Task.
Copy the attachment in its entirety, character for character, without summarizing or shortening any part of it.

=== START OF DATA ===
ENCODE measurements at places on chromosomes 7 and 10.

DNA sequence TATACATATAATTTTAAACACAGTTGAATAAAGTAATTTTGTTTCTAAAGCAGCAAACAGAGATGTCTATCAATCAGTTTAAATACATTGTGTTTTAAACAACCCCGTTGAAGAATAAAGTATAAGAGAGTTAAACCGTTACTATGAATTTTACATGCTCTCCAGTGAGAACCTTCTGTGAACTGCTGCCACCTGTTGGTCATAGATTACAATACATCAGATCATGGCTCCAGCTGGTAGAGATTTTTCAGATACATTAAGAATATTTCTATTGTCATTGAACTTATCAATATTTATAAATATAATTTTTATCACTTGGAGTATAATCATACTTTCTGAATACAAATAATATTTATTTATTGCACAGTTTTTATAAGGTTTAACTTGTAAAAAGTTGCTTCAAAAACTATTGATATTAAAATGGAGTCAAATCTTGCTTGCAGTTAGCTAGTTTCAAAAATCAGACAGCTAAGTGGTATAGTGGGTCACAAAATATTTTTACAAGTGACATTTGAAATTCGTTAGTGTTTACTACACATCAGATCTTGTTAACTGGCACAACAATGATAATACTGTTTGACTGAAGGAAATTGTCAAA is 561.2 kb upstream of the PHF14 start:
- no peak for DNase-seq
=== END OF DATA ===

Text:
ENCODE measurements at places on chromosomes 7 and 10.

DNA sequence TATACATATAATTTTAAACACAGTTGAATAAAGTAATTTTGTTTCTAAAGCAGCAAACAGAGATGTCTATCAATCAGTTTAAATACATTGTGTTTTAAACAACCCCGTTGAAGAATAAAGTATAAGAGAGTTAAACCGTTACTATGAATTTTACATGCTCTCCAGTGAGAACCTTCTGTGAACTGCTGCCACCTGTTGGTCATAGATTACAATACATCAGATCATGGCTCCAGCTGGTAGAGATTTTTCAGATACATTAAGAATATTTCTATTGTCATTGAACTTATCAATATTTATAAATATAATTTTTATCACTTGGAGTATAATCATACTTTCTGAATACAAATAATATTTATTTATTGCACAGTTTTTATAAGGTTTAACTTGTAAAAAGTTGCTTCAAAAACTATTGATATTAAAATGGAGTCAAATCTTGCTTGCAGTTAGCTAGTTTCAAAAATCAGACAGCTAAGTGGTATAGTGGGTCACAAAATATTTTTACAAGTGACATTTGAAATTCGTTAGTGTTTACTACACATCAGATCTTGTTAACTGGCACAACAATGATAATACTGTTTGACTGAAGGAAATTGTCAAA is 561.2 kb upstream of the PHF14 start:
- no peak for DNase-seq